No further details are given here regarding civil government. But in speaking these words to Noah, God established the obligation for human beings to carry out the most severe punishment (the taking of a human life) in retribution for the most horrible crime (the murder of another human being). Once this principle was established, then the imposition of lesser penalties for lesser crimes was also validated, since a government that has the right to carry out the most severe punishment certainly has the right to carry out lesser punishments for lesser crimes as well.
The command to Noah in Genesis 9 was given at the beginning of the reestablishment of human society after God had destroyed all but Noah’s family in the waters of the flood. Therefore, we should not limit the principles in Genesis 9:5–6 to the Old Testament only or to the nation of Israel only, for the context implies that these principles have relevance for the whole human race for the flourishing of society for all time.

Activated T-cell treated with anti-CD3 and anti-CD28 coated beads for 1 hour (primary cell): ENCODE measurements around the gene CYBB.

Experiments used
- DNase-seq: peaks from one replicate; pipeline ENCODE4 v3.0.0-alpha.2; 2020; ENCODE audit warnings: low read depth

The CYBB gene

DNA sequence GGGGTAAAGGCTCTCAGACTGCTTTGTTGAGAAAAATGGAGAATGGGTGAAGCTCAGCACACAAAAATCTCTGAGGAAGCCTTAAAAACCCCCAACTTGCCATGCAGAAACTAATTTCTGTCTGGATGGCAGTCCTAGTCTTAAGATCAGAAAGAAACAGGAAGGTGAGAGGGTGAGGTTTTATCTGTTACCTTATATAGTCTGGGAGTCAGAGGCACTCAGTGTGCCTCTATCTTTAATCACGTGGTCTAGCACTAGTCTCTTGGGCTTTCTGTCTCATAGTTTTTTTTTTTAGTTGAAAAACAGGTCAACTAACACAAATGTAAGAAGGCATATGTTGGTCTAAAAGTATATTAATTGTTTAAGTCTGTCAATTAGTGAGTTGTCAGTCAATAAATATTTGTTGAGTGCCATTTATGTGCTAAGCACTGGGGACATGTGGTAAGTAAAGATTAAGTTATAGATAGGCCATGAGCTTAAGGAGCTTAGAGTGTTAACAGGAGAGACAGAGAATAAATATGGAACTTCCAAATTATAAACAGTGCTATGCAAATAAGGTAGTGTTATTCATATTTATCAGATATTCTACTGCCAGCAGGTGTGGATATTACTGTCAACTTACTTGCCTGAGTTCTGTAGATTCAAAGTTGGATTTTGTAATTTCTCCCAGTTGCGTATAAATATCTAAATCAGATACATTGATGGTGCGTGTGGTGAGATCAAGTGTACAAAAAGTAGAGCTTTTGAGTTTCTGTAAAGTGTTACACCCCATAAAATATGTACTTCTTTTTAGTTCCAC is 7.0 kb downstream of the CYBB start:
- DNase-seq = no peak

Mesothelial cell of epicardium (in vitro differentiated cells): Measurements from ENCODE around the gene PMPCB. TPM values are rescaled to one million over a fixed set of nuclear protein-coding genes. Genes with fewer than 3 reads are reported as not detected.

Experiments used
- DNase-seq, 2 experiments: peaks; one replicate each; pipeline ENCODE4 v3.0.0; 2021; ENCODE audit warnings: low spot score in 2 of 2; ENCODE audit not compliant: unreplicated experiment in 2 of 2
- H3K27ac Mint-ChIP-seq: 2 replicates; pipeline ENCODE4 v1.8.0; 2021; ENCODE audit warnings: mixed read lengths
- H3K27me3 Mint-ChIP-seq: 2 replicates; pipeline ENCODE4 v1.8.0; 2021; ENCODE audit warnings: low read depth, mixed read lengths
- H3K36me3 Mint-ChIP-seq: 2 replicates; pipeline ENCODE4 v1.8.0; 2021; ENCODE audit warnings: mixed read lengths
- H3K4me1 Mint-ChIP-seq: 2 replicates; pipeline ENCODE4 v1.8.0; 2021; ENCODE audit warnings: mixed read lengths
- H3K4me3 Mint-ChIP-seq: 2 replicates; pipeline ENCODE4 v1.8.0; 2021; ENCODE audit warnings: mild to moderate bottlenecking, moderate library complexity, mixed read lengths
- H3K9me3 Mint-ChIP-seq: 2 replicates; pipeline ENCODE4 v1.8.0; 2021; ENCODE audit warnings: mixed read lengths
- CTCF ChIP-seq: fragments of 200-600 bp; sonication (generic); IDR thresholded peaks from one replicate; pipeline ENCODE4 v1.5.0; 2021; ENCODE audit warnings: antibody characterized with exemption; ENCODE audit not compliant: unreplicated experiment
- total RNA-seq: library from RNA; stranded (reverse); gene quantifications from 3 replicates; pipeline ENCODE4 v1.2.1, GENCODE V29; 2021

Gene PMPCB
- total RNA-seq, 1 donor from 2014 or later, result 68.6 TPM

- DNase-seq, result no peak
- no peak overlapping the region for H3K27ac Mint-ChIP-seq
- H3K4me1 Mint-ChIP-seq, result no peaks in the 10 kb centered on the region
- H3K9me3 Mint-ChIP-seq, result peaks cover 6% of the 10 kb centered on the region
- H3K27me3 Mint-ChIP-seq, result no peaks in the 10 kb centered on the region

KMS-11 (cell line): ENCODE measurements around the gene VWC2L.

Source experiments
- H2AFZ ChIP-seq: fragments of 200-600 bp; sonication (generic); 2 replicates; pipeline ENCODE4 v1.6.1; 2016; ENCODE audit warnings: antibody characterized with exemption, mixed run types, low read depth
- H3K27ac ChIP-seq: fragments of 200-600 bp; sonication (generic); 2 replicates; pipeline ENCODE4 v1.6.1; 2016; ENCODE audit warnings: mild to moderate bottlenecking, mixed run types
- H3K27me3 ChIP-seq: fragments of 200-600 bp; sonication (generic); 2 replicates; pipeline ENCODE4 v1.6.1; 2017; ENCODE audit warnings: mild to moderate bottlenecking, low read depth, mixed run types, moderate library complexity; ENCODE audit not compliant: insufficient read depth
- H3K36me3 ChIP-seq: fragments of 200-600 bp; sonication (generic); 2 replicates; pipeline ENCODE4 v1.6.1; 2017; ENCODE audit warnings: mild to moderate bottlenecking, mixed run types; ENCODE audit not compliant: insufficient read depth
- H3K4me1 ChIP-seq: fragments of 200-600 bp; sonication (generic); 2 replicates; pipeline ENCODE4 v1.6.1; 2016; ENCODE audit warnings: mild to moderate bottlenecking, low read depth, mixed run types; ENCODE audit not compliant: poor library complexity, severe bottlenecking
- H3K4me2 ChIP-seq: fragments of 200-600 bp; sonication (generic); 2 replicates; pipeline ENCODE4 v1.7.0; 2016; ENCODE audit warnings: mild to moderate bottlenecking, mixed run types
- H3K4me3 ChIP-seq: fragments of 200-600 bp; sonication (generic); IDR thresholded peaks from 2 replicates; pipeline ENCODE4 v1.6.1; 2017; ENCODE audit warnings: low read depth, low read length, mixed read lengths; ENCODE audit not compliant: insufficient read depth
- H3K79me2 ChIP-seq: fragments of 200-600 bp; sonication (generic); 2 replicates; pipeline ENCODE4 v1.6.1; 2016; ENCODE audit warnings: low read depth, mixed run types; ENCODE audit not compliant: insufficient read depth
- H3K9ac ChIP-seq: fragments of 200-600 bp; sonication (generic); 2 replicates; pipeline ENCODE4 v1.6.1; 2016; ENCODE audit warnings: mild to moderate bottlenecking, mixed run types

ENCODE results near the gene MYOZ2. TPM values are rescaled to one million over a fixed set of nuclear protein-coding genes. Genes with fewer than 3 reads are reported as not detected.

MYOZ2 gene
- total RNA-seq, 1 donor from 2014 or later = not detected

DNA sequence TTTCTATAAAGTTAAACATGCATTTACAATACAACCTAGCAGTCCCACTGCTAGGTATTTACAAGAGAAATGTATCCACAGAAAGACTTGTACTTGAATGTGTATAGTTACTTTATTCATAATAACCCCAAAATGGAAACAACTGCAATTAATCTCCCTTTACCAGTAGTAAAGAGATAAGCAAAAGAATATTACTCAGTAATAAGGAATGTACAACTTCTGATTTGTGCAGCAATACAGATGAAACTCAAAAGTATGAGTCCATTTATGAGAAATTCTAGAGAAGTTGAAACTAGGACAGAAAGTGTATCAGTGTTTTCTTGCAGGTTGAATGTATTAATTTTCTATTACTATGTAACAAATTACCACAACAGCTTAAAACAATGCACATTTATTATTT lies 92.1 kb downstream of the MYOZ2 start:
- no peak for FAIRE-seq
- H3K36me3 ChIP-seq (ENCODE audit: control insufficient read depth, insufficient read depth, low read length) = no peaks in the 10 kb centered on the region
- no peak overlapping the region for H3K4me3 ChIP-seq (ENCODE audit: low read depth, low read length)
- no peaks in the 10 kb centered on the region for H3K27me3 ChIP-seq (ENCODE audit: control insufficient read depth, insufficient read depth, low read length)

Another section of the Old Testament reinforces this need for government to restrain evil, for it shows that when there is no government or the government is so weak that it cannot enforce its laws, there are terribly destructive results. The stories in Judges 17–21 recount some of the most horrible sins recorded anywhere in the Bible. These passages teach us the dreadful results of anarchy, a situation that comes about when there is no effective government at all. This was the situation in Israel at that time, for “in those days there was no king in Israel. Everyone did what was right in his own eyes” (Judg. 17:6; cf. 18:1; 19:1; 21:25).